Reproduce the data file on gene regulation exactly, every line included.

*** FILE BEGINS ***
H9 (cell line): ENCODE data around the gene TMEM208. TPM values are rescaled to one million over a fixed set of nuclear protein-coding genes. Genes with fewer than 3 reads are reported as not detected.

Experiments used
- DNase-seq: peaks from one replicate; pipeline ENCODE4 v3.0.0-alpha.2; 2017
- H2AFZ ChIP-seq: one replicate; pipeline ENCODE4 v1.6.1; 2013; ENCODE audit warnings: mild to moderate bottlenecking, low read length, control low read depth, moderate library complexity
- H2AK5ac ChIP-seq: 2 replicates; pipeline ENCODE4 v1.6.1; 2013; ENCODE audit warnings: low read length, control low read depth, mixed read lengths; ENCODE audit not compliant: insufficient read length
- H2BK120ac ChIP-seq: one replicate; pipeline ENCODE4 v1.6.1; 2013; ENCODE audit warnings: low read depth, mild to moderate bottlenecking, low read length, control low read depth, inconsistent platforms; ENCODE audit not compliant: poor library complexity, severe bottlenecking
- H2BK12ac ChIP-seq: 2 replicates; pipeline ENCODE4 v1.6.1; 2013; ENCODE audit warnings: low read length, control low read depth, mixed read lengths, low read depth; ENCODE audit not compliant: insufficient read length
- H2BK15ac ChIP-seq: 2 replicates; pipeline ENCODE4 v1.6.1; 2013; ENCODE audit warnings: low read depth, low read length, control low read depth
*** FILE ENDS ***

H9 (cell line): ENCODE data around the gene TMEM208. TPM values are rescaled to one million over a fixed set of nuclear protein-coding genes. Genes with fewer than 3 reads are reported as not detected.

Experiments used
- DNase-seq: peaks from one replicate; pipeline ENCODE4 v3.0.0-alpha.2; 2017
- H2AFZ ChIP-seq: one replicate; pipeline ENCODE4 v1.6.1; 2013; ENCODE audit warnings: mild to moderate bottlenecking, low read length, control low read depth, moderate library complexity
- H2AK5ac ChIP-seq: 2 replicates; pipeline ENCODE4 v1.6.1; 2013; ENCODE audit warnings: low read length, control low read depth, mixed read lengths; ENCODE audit not compliant: insufficient read length
- H2BK120ac ChIP-seq: one replicate; pipeline ENCODE4 v1.6.1; 2013; ENCODE audit warnings: low read depth, mild to moderate bottlenecking, low read length, control low read depth, inconsistent platforms; ENCODE audit not compliant: poor library complexity, severe bottlenecking
- H2BK12ac ChIP-seq: 2 replicates; pipeline ENCODE4 v1.6.1; 2013; ENCODE audit warnings: low read length, control low read depth, mixed read lengths, low read depth; ENCODE audit not compliant: insufficient read length
- H2BK15ac ChIP-seq: 2 replicates; pipeline ENCODE4 v1.6.1; 2013; ENCODE audit warnings: low read depth, low read length, control low read depth